When you take the time to check in on who appears the most driven and engaged and why, it will help you understand where additional attention, training, and meaningful work is needed among teams. 

Supporting Practices

Working in HR means you typically have the benefit of working with a wide variety of groups within your businesses, meaning you have the opportunity to identify what factors set them apart and make them more or less successful than one another.

For example, you may find that one team is using specific practices to support productivity that should be implemented across the organisation, including:

  • Scheduled, uninterrupted work time
  • Daily or weekly stand up meetings
  • Effective motivation, recognition, and rewards systems

Positive Working Environment

Working in talent acquisition and management means identifying workplace stressors (i.e. low salaries, long hours, and unrealisitc job expectations) and providing positive solutions to these challenges that support productivity, such as:

  • Flexible and remote working options
  • Career development and coaching opportunities
  • Wellness initiatives, and
  • Recognition programs

By using your knowledge and skills to assess how your organisation is currently supporting these factors, you’ll help bring focus to any glaring skills gaps, outdated company strategies and support overall business performance.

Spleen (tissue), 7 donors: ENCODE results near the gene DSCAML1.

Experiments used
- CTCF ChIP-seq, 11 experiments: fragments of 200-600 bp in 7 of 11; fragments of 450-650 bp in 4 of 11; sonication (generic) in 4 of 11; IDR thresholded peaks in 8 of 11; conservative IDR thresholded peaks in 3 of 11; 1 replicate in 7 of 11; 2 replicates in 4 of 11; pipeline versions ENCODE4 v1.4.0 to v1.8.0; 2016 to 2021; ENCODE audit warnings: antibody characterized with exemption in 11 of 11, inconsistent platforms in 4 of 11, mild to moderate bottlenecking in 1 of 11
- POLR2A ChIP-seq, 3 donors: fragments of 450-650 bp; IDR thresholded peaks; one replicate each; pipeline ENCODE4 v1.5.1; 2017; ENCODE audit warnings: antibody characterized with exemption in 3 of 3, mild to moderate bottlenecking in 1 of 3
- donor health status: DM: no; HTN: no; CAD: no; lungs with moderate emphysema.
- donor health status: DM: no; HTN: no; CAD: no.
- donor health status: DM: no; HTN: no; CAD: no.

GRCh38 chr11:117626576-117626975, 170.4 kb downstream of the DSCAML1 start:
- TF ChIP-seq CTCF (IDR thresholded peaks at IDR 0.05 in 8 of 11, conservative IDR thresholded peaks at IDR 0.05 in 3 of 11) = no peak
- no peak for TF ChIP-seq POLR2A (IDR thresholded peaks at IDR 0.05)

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3. Contribute to Diversity & Inclusion

These days there’s been a shift within the talent management sector of HR, where many people professionals are trying out a more holistic approach to retain top talent in the face of skills shortages and job role mismatches. This means incorporating inclusion at each stage of the employee lifecycle, including:

  • Recruitment & Selection
  • Onboarding
  • Employee Development
  • Performance Management
  • Succession Planning, and
  • Offboarding

To be fully effective, however, talent managers need to develop and align strategic talent acquisition plans with their business needs at each stage - and now more than ever, diversity and inclusion are taking the limelight as a focal element of these strategies.

So, if you’re aspiring to make a difference and improve company culture, specialising in talent management is a great place to start as you’ll have a hand in ensuring your organisation’s employees (regardless of age, race, gender, ethnicity, and so on) feel that they’re recognised equally among their peers right from recruitment to in-house progression, up to their eventual exit interviews.